A festive treat today in the form of a guest blog from my friend and colleague Guy Doza. Guy is an experienced speechwriter and consultant with a Master’s degree in rhetoric from Royal Holloway’s Centre of Oratory and Rhetoric. His research focusses on the application of classical rhetoric in the modern day. Guy’s post today is about the controversial subject of grammar and “correct” language in speeches and communication.
In his own words:
“As a non-partisan writer I have worked with officials from the Conservative, Labour, SNP, LibDem and Green parties. Outside of Parliament, I have worked with a number of Charities and NGOs ranging from BP to the BBC.
I often write for scientists and research groups who want to communicate their work to a mass audience. In the past I have written about chemistry, economics, astrophysics and more. On one occasion I was even asked to write a speech for a hamster.”
He blogs about rhetoric over at The Cambridge Speechwriter, recent highlights include “Logic Part 1: Fun, fallacies and a dead flamingo” and “Game of Rhetoric: A rhetorical commentary on Cersei Lannister’s speech”. Guy loves talking about (and arguing about) rhetoric and language on Twitter, so go over and say hi!
The Eloquent Pedants
Yes, some of you might consider it wrong for me to start an article as I would a speech. Some of you might consider it unprofessional or sloppy. However, in the real world, language that is considered to be academically ‘correct’ is less common, less relatable and therefore less effective than ‘real language’.
When I’m talking about ‘real language’ I’m referring to colloquial language – the sort of language we use when we talk to people, rather than the language we use when writing. Colloquial language, if used correctly, speaks to a wider audience and with greater impact. It is easier to understand and, in many cases, does a better job of conveying complex messages. Yes, that’s right, it does a better job of conveying complex messages!
‘How can this be?’, I hear you thinking to yourselves. Many speechwriters acknowledge that when writing an effective speech, you need to be a master of simplification and an enemy of simplicity. Grand ideas are often lost in a labyrinth of grandiloquence. We need to simplify our language without losing the meaning or impact of our content. And after all, why do we say anything? It shouldn’t be to bamboozle or discombobulate an audience but rather to get them to engage with our ideas.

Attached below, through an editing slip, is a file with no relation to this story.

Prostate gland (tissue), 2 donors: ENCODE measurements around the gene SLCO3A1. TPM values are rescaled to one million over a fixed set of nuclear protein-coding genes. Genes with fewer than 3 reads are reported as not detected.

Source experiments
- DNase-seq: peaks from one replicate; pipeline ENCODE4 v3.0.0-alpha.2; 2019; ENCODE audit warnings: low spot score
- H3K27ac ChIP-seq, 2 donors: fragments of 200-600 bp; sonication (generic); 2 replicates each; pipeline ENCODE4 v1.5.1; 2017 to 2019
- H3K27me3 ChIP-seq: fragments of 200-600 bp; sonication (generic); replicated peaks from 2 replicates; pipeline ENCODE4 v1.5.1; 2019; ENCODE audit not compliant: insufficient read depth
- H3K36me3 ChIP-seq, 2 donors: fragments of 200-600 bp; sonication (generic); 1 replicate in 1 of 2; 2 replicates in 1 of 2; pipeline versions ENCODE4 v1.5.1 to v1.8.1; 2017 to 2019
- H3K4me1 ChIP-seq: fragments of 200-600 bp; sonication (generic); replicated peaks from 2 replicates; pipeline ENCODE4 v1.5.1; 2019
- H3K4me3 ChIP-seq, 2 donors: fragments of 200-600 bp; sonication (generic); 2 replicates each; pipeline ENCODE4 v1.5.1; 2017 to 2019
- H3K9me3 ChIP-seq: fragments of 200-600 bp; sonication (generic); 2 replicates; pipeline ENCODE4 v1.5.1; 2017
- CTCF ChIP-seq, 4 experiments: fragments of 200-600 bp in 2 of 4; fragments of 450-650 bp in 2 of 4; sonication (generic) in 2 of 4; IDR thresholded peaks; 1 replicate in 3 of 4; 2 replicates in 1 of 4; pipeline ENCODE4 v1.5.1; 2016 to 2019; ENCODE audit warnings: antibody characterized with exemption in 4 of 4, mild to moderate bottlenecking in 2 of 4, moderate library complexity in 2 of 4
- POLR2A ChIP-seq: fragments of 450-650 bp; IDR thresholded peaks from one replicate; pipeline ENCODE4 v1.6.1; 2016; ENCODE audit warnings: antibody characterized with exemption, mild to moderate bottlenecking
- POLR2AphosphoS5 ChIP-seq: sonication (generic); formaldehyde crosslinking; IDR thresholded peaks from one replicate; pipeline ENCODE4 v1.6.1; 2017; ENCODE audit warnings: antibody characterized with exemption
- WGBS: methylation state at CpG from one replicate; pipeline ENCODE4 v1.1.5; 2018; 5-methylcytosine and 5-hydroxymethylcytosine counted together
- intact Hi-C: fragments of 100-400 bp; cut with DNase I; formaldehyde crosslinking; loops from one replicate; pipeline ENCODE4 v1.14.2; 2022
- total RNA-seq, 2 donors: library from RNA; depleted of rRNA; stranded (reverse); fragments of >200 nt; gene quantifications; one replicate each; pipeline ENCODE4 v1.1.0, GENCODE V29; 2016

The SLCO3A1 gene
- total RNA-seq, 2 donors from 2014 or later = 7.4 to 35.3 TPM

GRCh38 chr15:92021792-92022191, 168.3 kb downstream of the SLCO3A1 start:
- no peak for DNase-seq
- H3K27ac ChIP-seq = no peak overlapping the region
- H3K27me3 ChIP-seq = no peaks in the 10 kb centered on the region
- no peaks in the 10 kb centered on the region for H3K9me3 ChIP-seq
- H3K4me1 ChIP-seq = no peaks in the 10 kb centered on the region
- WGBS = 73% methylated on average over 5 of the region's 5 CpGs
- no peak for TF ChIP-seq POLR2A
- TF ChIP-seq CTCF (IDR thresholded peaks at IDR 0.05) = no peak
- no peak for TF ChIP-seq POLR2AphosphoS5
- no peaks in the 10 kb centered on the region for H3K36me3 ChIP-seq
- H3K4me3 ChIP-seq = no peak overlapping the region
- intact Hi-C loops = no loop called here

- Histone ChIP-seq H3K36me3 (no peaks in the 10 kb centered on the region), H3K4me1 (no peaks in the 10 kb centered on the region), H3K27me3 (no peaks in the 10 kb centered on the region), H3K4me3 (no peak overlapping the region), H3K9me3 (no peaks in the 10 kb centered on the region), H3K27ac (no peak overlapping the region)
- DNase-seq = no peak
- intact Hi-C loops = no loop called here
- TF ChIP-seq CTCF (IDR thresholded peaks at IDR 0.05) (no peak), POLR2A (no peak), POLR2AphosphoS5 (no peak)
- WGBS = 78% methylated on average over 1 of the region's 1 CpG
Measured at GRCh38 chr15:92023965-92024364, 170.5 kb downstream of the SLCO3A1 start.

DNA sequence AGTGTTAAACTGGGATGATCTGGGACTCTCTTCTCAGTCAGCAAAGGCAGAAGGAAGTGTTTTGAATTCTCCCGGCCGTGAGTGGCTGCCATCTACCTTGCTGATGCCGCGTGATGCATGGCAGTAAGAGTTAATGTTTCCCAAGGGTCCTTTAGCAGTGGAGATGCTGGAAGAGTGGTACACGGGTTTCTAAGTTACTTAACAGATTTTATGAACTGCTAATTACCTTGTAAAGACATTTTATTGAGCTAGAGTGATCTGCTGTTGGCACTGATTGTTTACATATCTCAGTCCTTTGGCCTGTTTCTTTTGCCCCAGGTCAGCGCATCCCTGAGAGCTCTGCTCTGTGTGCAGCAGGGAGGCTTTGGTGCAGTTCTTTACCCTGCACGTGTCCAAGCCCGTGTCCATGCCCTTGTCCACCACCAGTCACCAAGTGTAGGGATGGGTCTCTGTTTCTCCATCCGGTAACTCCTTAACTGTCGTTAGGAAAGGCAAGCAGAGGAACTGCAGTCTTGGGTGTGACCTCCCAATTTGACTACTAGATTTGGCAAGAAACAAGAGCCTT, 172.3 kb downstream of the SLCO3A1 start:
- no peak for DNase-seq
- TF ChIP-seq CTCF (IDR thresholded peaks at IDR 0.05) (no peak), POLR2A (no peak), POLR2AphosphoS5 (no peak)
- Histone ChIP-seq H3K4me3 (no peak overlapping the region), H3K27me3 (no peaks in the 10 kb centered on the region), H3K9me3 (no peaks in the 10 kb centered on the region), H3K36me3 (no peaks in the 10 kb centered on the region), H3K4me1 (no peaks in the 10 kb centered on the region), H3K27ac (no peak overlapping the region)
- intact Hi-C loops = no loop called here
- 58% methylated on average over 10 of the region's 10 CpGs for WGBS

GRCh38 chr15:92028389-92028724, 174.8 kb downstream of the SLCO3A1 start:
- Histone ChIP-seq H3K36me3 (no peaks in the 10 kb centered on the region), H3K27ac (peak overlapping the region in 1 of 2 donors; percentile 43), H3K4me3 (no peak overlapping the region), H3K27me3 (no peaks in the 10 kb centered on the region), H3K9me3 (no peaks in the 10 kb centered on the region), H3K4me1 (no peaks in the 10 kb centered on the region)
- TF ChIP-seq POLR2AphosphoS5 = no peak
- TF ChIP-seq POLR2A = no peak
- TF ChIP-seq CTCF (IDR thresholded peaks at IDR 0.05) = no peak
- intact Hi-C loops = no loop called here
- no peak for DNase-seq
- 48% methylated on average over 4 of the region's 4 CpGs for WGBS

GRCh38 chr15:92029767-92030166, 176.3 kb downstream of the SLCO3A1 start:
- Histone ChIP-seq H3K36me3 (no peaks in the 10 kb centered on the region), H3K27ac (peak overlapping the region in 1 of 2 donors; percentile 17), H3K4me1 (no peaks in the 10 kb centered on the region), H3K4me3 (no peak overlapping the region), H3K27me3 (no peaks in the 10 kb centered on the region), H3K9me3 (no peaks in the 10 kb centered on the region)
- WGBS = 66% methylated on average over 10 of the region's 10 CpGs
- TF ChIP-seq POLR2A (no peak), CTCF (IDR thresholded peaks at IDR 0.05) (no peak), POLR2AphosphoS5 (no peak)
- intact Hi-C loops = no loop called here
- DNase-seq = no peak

I was once told that big ideas don’t need big words. The more I thought about it the more I realised that they really don’t! This idea reminded me of the theoretical physicist Richard Feynman. Feynman was famous for being able to communicate complex concepts in ways that could be understood by school children. He was an expert, he knew the lingo, but he also knew how to explain the relevant bits in a relatable way. We should all aim to communicate like Richard Feynman.
So why do people feel the need to use big words and hypercorrect grammar? Why is it so wrong to split our infinitives? Just a quick point here, split infinitives are often looked down on because they can cause confusion in Latin, even though in English they are often of little or no consequence! I believe that in most cases it is because we feel a need to prove ourselves. We want to appear intelligent, so we try to sound what we think ‘intelligent’ sounds like and use language that normal people don’t. We risk alienating people, whether it’s an audience or a reader.
In reality, no one cares about how correct your grammar is. If people can understand what you are trying to say, the correctness of the language you use to say it shouldn’t matter. Despite this, there are those pedants out there who, for the sake of outdated and irrelevant traditions, insist that we write and speak in certain ways.
As you have probably gathered, I would disagree. When the Dalia Lama speaks in English he speaks clumsily, his grammar is all over the place and he even uses some words incorrectly. Despite his lack of linguistic proficiency there is never any confusion when he speaks. Despite his lack of ‘correctness’ his powerful and profound arguments are clear. His words are much more powerful than those of the eloquent pedants in this world. This suggests that our use of ’correct’ language is inferior to the substance of our message. We live in a world where the substance and delivery of the message outrank the accuracy of our grammar.
Thankfully, it seems as if the old way of haughty communication is slowly diminishing, and with its demise rises a new era in which real language is king. And this real language is breaking conventions of ‘proper’ language. Don’t believe me? Just look at Trump…